Happy/Sad and Not All Bad

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One month prior to seeing the Broadway Reimagined production of Oliver!, I and other Critical Review writers participated in a dance workshop with Oliver! choreographer Michael Matthew Ferrell.  His energy filled the whole room; the workshop made me want to take up dance again.  As it turned out, so did Oliver!.

For those who are unfamiliar with the play, Broadway’s Oliver! is based on Charles Dickens’ “Oliver Twist”, a novel about a hopeful orphan trying to make his way in the backstreets of London.  Broadway Reimagined brings steampunk to Dickens’ story in a startling lack of clash.  Upstage center hovers a giant clock face; the set’s walls and overhangs are made of metal–bridges, stairways, odd bits and gears that pop in and out and swing around.  Costumes follow this genre, mixing corsets and caps with clocks and cogs.  The steampunk aesthetic lights up the stage.  It’s a good balance, a new twist that doesn’t detract from the “old” story.

Dark and light swirl together in Oliver! to form many different shades of gray.  Each character must live in a moral gray area in order to survive. This is especially apparent in Bradley Greenwald’s character, the conniving Fagin.  Characters’ moods are mirrored by subtle light and set changes. Ferrell’s choreography flows with the characters’ emotions in every musical number, natural yet impressive.  Some members of the ensemble did not hold as much talent in singing as in dancing, although to their credit, I am not sure how they breathed at all in the first place when doing both at the same time (some of them, in corsets).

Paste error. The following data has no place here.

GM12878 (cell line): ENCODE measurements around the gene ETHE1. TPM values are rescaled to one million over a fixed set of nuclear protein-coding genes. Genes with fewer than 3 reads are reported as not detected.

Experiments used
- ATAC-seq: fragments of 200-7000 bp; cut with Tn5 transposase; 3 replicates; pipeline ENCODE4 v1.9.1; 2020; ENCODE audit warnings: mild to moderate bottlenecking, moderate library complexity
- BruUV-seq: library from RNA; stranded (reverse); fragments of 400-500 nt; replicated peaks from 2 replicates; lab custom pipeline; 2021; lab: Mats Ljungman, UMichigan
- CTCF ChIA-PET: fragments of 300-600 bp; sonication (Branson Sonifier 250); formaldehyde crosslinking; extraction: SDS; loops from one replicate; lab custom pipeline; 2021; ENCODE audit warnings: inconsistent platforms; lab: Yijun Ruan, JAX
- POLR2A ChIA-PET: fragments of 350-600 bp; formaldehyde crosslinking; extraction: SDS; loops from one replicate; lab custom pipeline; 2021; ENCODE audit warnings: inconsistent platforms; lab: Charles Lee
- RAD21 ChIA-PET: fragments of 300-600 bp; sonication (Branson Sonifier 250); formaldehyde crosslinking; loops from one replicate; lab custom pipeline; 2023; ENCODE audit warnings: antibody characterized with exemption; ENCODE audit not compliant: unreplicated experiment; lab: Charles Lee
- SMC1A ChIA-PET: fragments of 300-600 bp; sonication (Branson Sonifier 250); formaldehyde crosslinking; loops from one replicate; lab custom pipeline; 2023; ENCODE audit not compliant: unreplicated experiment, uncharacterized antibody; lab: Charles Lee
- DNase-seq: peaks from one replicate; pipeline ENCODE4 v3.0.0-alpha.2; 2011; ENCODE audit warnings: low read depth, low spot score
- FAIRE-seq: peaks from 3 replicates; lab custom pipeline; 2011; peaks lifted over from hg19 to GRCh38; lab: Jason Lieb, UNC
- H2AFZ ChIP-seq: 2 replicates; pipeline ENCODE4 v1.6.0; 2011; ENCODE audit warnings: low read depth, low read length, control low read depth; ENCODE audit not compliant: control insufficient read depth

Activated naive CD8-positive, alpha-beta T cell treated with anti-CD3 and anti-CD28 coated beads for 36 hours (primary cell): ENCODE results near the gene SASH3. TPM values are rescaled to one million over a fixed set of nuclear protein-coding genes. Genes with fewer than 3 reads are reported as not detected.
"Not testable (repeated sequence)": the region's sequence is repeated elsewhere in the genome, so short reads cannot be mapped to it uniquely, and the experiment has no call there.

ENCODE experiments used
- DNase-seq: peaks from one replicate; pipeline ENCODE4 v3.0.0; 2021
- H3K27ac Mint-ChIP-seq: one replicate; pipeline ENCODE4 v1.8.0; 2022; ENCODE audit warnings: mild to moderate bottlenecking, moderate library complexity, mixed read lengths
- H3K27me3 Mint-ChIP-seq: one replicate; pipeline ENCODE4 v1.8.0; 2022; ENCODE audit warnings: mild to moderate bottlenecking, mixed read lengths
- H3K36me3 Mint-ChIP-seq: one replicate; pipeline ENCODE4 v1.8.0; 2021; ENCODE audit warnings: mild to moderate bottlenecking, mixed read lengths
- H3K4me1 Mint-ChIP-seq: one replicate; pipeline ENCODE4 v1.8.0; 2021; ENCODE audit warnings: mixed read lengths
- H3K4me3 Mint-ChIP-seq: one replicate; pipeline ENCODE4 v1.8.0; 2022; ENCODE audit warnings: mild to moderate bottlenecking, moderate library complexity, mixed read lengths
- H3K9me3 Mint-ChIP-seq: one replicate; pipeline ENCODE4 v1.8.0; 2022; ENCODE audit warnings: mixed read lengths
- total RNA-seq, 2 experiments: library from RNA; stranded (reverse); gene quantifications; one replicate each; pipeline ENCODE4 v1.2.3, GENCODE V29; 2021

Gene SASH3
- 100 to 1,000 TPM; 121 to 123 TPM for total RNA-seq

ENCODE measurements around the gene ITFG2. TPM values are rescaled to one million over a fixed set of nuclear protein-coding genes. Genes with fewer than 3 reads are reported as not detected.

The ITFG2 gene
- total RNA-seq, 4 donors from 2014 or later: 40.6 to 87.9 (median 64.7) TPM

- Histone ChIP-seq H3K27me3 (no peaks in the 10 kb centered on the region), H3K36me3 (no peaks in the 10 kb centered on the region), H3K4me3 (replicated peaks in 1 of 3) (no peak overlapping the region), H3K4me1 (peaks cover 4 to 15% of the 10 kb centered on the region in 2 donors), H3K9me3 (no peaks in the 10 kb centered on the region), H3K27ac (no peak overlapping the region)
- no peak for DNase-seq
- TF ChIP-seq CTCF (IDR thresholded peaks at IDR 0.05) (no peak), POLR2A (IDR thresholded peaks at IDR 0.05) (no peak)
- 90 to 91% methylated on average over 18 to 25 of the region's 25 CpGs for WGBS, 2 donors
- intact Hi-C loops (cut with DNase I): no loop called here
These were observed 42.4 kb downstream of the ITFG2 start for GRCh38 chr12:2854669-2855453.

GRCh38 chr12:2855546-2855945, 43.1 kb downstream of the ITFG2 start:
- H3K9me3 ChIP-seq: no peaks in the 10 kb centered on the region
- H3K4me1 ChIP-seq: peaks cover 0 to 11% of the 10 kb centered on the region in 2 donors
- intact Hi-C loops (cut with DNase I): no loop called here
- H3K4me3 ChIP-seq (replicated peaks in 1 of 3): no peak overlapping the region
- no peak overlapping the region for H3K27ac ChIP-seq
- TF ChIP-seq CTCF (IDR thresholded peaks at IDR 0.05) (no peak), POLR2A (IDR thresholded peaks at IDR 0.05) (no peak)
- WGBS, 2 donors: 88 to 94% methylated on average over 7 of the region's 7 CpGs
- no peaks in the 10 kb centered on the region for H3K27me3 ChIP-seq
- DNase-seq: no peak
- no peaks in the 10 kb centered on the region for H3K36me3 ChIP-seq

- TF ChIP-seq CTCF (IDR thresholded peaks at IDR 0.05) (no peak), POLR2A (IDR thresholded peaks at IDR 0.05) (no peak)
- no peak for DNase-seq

From the get-go, the entire ensemble of Oliver! is all-in.  Their energy is infectious.  A performance that stands out in particular is that of Angela Steele, whom I first noticed when she tottered onstage as the sour-voiced undertakers’ daughter Charlotte, looking like a steampunk’d mix of Cruella de Vil and a bright-red praying mantis.  The amount of detailed distinction between each one of her characters made me applaud her performance of all of them, despite the fact that in relative total she had very few lines.

The cast is divided near equally between those of official “adult” status and those under 18.  I would like to giveOliver! oodles of kudos for not giving the kids less stage responsibility or opportunity than the adults, and for not using child actors to create the “aww” effect at any point, something that personally makes me cringe every time I see it in theatre.  In fact, Oliver! does not need to overuse any production effect to garner audience attention: the show is a perfect balance.

If you are looking for a fluffy show about happy children, Oliver! is not for you.  This show brings out the whole spectrum of emotions and lays them down on the table alongside a few clockwork mechanisms, a peck of pickpockets, and a little bit of magic.